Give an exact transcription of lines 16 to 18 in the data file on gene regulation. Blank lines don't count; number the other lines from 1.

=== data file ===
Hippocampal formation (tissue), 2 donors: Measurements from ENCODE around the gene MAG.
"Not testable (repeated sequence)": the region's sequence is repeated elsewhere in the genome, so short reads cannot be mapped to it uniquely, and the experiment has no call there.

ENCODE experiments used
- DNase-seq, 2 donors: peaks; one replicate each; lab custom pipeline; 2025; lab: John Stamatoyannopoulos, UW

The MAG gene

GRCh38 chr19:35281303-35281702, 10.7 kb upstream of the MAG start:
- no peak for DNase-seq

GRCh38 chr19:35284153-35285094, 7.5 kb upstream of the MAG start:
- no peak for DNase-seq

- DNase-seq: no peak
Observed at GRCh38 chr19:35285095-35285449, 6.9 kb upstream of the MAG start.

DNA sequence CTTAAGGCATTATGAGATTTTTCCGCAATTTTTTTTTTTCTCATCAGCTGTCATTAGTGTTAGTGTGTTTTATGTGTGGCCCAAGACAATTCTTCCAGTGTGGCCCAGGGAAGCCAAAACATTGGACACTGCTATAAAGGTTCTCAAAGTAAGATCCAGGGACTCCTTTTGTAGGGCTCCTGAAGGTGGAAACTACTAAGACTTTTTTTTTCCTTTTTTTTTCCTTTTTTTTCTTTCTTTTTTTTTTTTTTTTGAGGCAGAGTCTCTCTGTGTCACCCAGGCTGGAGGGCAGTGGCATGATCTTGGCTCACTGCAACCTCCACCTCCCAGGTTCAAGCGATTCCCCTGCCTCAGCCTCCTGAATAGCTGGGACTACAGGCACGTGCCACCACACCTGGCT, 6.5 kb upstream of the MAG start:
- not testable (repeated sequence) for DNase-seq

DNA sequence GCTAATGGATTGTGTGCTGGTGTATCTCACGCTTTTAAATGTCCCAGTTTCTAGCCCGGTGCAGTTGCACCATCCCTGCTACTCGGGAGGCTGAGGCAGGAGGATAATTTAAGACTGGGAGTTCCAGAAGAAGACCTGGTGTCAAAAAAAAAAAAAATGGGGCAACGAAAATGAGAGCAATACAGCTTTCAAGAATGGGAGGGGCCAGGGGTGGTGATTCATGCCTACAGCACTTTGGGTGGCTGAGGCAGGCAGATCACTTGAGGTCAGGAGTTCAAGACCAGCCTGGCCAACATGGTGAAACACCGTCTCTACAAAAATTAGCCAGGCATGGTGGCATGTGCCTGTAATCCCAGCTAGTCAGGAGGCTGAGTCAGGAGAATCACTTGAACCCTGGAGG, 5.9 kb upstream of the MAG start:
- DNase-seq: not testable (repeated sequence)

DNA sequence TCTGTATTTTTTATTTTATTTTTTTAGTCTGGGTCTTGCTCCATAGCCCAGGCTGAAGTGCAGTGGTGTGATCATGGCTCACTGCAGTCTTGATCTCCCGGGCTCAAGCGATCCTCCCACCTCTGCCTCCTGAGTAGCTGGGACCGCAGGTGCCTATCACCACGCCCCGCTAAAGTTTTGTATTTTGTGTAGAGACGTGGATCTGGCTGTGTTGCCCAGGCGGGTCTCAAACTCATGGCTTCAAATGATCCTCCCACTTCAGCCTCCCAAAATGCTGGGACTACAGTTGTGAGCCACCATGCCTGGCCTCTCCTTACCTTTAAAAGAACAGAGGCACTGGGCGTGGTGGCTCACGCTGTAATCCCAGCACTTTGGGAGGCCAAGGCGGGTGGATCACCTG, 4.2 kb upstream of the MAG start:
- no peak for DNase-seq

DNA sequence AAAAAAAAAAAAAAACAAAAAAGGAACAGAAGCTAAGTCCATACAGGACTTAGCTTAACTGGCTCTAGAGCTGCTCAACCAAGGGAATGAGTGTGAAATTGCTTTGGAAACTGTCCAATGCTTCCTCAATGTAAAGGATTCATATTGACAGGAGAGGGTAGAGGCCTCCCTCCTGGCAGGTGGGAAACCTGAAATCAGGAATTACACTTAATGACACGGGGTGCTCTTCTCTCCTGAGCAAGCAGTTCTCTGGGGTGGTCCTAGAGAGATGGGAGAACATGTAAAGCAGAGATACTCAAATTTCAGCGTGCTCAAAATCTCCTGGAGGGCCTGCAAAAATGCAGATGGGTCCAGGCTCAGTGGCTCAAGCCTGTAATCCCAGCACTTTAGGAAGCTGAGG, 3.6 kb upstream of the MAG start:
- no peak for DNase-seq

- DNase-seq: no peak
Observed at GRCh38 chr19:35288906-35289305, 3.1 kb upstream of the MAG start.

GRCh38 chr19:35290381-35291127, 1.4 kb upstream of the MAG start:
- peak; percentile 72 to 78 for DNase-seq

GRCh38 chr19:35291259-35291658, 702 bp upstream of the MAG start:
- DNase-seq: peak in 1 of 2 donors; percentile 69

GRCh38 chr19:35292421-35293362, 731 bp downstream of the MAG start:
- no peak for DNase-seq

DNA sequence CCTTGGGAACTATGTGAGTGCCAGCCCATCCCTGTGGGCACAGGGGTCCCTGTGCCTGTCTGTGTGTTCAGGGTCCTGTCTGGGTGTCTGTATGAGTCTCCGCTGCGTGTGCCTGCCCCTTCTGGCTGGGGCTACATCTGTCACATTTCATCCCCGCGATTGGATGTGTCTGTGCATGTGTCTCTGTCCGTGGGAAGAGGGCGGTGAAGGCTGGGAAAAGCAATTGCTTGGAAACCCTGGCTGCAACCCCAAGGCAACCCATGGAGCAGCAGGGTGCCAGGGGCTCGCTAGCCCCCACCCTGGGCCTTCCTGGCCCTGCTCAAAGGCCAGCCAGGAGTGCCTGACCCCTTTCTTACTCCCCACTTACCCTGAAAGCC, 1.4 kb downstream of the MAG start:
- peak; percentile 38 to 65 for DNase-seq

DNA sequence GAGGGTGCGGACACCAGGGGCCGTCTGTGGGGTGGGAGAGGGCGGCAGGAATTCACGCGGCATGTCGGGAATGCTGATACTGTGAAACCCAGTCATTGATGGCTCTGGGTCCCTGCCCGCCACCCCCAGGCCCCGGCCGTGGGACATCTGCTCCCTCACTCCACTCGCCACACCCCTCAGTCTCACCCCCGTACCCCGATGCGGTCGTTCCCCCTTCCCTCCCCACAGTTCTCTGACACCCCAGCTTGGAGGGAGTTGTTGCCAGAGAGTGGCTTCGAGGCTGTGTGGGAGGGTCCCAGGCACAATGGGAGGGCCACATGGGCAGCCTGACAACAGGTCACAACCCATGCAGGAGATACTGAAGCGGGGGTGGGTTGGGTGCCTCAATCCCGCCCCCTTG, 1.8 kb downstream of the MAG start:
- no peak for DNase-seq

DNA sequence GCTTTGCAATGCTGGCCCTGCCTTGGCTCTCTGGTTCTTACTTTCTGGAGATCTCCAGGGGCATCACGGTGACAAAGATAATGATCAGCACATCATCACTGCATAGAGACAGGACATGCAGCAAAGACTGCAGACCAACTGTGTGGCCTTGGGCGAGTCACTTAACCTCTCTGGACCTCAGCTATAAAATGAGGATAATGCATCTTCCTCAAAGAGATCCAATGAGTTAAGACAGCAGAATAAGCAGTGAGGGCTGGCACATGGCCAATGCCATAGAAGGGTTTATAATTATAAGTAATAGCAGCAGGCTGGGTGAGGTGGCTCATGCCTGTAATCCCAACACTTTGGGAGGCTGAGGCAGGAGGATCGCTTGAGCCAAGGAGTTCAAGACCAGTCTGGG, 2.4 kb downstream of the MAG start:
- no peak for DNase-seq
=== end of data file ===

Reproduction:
DNA sequence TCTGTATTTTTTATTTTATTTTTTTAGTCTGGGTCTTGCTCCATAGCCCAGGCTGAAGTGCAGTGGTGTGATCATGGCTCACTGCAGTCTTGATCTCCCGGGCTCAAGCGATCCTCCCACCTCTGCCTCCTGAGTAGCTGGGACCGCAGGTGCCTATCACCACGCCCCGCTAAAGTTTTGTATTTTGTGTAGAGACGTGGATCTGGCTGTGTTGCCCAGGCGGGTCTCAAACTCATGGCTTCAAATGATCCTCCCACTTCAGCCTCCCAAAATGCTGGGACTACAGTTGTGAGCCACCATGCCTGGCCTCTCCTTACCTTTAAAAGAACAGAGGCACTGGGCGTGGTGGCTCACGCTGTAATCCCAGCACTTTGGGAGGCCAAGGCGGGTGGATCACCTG, 4.2 kb upstream of the MAG start:
- no peak for DNase-seq

DNA sequence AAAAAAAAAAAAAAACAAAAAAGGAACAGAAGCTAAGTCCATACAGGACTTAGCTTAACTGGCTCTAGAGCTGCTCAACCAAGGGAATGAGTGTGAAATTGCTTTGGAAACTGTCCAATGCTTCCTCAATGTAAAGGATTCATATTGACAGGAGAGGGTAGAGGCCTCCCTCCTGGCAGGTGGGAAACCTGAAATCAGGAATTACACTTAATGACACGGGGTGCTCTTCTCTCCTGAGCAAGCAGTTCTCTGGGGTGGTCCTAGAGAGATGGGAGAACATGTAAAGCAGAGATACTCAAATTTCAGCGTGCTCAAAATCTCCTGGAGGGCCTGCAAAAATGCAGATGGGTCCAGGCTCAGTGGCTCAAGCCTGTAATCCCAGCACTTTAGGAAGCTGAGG, 3.6 kb upstream of the MAG start: